VIDEO: Hundreds show up to support Clark County healthcare workers

Holding signs, honking horns, and blaring sirens, they showed their thanks for nurses and doctors on the frontlines of the COVID-19 pandemic


VANCOUVER — Hundreds of people showed up at both PeaceHealth Southwest Medical Center in Vancouver, and Legacy Salmon Creek Hospital on Wednesday evening to share their appreciation for healthcare workers on the front lines of the COVID-19 pandemic in Clark County.

At Legacy, Clark County Fire District 6 lined up with emergency rigs outside, lights flashing, and sirens and horns blaring at 7 p.m. to show their appreciation.

Christine Douglas of Washougal holds up a sign saying thanks to medical workers at PeaceHealth Southwest Medical Center in Vancouver on Wednesday night. Photo by Mike Schultz
Christine Douglas of Washougal holds up a sign saying thanks to medical workers at PeaceHealth Southwest Medical Center in Vancouver on Wednesday night. Photo by Mike Schultz

“It’s more just to let them know that we appreciate them, and we know they’re on the frontlines too,” said Fire District 6 Chief Kristan Maurer in a video posted to their Facebook page. “There’s so many people on the frontlines of this that it’s important we try to recognize everybody.”

Nurses and other medical professionals held back tears, watching the crowd of onlookers applauding them, many with phones out to record the moment.

Nurses working the emergency department check-in area at PeaceHealth Southwest Medical Center acknowledge hundreds of people who showed up Wednesday to say thank you. Photo by Mike Schultz
Nurses working the emergency department check-in area at PeaceHealth Southwest Medical Center acknowledge hundreds of people who showed up Wednesday to say thank you. Photo by Mike Schultz

It was a similar scene at PeaceHealth Southwest Medical Center.

Kristin Smith, an assistant nurse manager at PeaceHealth organized the event on Facebook.

“Let’s show the staff at PeaceHealth Southwest Washington Medical Center the love and support our community has for them during this time in all of our lives,” she wrote.

Medical workers inside PeaceHealth Southwest acknowledge hundreds of people who showed up Wednesday to say thank you. Photo by Mike Schultz
Medical workers inside PeaceHealth Southwest acknowledge hundreds of people who showed up Wednesday to say thank you. Photo by Mike Schultz

Many people showed up with signs, from a simple “thank you,” to messages such as “you are not alone,” and “we believe in you.”

While many heeded Smith’s urge to maintain social distancing by staying in their cars, dozens gathered in groups on the roof, prompting some backlash. Including in a post on the Facebook page of KATU News.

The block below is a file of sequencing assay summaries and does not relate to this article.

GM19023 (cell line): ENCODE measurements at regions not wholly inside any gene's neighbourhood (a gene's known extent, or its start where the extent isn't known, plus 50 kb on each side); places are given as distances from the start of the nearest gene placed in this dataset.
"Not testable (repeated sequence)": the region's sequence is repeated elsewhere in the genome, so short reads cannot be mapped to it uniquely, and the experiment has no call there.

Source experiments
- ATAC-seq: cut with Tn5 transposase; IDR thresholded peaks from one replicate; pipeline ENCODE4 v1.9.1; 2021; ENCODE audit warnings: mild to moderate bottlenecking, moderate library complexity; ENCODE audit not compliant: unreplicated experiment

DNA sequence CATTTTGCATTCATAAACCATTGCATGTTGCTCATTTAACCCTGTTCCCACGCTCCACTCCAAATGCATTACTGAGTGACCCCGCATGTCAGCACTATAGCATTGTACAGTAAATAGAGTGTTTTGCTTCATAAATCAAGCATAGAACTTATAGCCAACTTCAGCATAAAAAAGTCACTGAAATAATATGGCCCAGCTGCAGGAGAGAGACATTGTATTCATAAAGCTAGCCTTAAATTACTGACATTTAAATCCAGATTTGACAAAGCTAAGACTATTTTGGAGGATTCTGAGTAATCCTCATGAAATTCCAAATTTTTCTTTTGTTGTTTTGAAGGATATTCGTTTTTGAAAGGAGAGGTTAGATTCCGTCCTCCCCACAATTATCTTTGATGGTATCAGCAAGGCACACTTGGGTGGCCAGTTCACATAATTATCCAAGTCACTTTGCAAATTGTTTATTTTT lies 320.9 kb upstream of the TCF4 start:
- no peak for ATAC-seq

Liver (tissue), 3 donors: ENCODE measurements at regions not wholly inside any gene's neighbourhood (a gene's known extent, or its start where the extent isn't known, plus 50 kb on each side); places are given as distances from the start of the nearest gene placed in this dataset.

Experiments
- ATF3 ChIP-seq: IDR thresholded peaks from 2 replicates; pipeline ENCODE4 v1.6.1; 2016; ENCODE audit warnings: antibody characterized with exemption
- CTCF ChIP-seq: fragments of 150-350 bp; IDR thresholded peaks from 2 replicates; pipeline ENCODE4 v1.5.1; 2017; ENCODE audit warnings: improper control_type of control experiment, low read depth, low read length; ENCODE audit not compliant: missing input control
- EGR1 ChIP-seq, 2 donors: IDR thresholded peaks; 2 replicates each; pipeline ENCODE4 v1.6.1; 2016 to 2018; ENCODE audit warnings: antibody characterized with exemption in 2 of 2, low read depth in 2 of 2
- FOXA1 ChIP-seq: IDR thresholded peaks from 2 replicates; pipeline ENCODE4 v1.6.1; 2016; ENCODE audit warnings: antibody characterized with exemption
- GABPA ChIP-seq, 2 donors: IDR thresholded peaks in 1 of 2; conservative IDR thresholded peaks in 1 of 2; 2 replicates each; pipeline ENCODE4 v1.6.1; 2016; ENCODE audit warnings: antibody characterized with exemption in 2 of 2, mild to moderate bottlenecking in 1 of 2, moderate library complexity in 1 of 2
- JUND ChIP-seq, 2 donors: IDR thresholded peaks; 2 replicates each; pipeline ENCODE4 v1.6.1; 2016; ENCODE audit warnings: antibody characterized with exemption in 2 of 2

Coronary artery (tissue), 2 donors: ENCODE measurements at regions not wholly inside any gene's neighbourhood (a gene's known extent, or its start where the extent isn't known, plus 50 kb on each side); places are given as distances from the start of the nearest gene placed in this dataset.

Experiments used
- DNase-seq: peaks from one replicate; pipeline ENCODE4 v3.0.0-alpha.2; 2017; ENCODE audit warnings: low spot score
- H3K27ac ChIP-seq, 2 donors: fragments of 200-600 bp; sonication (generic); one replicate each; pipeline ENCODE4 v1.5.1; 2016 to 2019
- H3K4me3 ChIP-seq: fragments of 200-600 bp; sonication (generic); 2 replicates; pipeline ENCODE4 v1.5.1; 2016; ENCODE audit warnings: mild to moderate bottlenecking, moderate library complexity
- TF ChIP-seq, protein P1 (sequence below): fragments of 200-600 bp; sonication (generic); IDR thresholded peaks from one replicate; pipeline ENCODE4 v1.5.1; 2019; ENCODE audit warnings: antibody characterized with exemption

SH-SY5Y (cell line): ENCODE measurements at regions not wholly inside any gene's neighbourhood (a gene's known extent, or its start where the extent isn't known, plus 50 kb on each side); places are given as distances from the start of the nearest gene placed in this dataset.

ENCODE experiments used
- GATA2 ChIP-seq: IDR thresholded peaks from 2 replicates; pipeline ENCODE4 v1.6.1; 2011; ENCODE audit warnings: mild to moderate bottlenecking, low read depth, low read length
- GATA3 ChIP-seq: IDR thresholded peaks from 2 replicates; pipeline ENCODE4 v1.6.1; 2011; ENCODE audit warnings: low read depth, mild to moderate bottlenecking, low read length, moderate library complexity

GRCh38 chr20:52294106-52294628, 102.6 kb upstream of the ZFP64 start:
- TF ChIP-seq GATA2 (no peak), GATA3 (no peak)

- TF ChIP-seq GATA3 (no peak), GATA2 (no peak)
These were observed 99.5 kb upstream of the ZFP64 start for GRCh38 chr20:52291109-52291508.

“If they want to support the brave health care workers, why are people grouping together in the first place?” wondered one Facebook user. “This is the LAST things that they would want and I’m at a loss as to the purpose of this event.”

Still, the event seemed to be especially touching for healthcare workers, who stood outside a new patient drop-off area and waved to the crowd, or held up hands in the shape of hearts from windows in the building.

Young people showed up Wednesday to share a message of hope with healthcare workers at PeaceHealth Southwest Medical Center. Photo by Mike Schultz
Young people showed up Wednesday to share a message of hope with healthcare workers at PeaceHealth Southwest Medical Center. Photo by Mike Schultz
Many who showed up at PeaceHealth Southwest for Wednesday’s Be the Light event disregarded requests to remain in their vehicles, drawing some criticism online. Photo by Mike Schultz
Many who showed up at PeaceHealth Southwest for Wednesday’s Be the Light event disregarded requests to remain in their vehicles, drawing some criticism online. Photo by Mike Schultz
Advertisement

About The Author

Chris Brown comes to Clark County Today with 15 years of local news experience as a reporter, editor, and anchor at KXL News Radio and KOIN-6 TV in Portland. In 2016, he won an Oregon Association of Broadcaster's award for Best Investigative Reporting for a series on America's Violent Youth. He has also been awarded by the Associated Press for Best Breaking News coverage as editor of Portland's Morning News following the 2015 school shooting at Umpqua Community College in Roseburg, Oregon. The second oldest of eight home-schooled children, Brown graduated from high school two years early. After several odd jobs, he earned an internship at KXL Radio, eventually working his way into a full-time job. Brown has lived in Clark County his entire life, and is very excited at the opportunity to now focus full-time on the significant stories happening in his own back yard, rather than across “the river.’’ After a few years in Vancouver, he recently moved back to Battle Ground with his wife and two young daughters. When he's not working to report what's happening in Clark County, Brown enjoys spending time with his family, playing music, taking pictures, or working in the yard. He also actually does enjoy long walks on the beach, and sunsets.

Related posts